Martin Ferguson, federal minister for resources and energy in Australia, has announced a grant for the bioWAVE pilot demonstration project. The AUD$15 million (US$15.6 million), 250 kW project, located off the coast of Victoria, Australia, is in development by BioPower Systems. The AUD$5.6 million ($5.8 million) grant completes all funding needs for the project. The government, partners and BioPower Systems contributed funds.
The unit is composed of a 30 meter-high structure made of steel that sways in an arc of up to 40 degrees under the ocean surface. The motion activates hydraulic cylinders and causes the generator to spin, providing a capacity of 250 kW of electricity that can be transmitted to the country’s electric grid via a subsea cable.
Scheduled to deploy in 2013, the bioWAVE pilot will be connected to the national power grid for 21 months for operation and testing before being decommissioned. Test results will assist in the effective design of a commercial-scale, 1 MW bioWAVE unit.
The pilot is currently at the planning, permitting and design stage. Construction is set to begin before the end of the year.
UK Department of Energy increases funding
The UK Department of Energy and Climate Change has more than doubled the number of renewable obligation certificates (ROCs) it grants to marine energy technologies to increase the deployment of renewable energy.
Some hydrokinetic technologies will receive five ROCs per MWh subject to a 30 MW limit.
The changes are intended to stimulate research and ensure that developers who test marine energy devices in the UK work toward implementing full-scale projects in the UK based on that research.
Ocean energy has potential to create 70,000 jobs
Irish Republic Taoiseach (Prime Minister) Enda Kenny announced the potential to create 70,000 new jobs in the ocean energy sector at a recent conference in Mount Falcon, Ballina, Ireland.
About 140 policy-makers and industry professionals attended the Offshore Renewable Energy: Exploring Supply Chain Opportunities conference supported and organized by the Sustainable Energy Authority of Ireland, Mayo Country Council and Mainstream Renewable Power. Topics included methods to improve Ireland’s standing in the development of wave and wind energy.
The Taoiseach highlighted the government’s commitment to developing renewable energy in the wave sector and to ensuring “that [Ireland’s] ocean wealth is a key component of economic recovery and sustainable growth into the future.”
Kenny announced that the marine hydrokinetic sector shows tremendous economic potential for Ireland, including revenue of up to €120 billion (US$154 billion) by 2050.
Carnegie Wave Energy pursuing governmental funding
Carnegie Wave Energy in western Australia is poised to make waves in the marine and hydrokinetic industry after requesting funding from the federal government’s Clean Energy Future Fund to push forward its newest technology.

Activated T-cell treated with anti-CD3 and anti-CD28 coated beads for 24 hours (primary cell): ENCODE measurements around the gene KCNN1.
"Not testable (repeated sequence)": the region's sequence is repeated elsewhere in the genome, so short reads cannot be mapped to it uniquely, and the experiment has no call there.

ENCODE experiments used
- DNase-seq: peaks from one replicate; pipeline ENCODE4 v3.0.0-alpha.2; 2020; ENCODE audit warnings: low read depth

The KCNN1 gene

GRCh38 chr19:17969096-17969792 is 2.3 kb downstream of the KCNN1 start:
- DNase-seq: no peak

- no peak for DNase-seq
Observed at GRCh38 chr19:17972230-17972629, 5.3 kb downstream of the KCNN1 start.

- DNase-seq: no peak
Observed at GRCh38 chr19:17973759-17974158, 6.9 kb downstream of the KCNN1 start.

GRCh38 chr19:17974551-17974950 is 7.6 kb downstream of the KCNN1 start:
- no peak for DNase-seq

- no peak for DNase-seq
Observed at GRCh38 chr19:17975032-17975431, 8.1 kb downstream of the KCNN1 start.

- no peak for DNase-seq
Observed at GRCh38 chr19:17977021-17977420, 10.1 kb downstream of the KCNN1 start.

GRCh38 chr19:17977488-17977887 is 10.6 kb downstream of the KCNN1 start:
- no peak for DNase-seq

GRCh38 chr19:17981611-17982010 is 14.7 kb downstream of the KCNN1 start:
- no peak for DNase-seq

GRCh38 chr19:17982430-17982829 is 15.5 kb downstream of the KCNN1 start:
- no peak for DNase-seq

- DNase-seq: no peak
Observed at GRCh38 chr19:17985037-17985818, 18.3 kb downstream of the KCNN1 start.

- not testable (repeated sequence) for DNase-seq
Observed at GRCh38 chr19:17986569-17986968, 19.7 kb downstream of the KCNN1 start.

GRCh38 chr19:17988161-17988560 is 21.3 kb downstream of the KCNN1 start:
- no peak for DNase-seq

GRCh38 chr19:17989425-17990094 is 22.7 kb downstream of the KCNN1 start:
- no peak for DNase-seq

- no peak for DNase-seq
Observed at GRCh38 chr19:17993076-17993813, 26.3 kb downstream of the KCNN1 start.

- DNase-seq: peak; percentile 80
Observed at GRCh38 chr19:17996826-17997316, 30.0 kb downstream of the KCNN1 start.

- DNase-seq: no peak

Carnegie has developed a wave power generation system called CETO. The system is fully submerged and utilizes the vertical motion of waves to drive a pump, which delivers pressurized water to an onshore turbine via a submerged pipeline.
“Australia, with its world class energy resource, and its world class offshore engineering expertise from the oil and gas sector, has a unique opportunity to actually grab and own a renewable energy sector and exploit it, and actually be seeing this as an opportunity to generate jobs and revenue for the country going forward,” said Carnegie Chief Executive Officer Michael Ottaviano.
Ocean Power Technologies releases financial report
Financial results from Ocean Power Technologies Inc.’s 2013 first quarter apparently show the economics of wave power are improving.
According to the fiscal report released at the end of July, product development costs decreased 38%, reducing the company’s net loss from US$5 million to US$4.4 million.
Development of the proposed 19 MW wave energy project near Portland, Victoria, Australia, is progressing on schedule, the company says. OPT and partner Lockheed Martin are currently retaining the proper licensing and adequate funding for the project. These efforts include meeting the conditions set by the Commonwealth of Australia for use of a previously announced AUD$66.5 million (US$69.5 million) grant for construction of the project.
In the USA, FERC approved OPT’s 1.5 MW wave power station in Reedsport, Ore., and OPT has a research and development agreement with the U.S. Department of Homeland Security to test the use of the PowerBuoy technology for ocean surveillance at a currently undisclosed location and time.
“OPT got off to a strong start in fiscal 2013, with progress on a number of ongoing initiatives in the U.S. and abroad,” says OPT Chief Executive Officer, Charles F. Dunleavy. “We look forward to reporting results on these and our other initiatives in the months ahead.”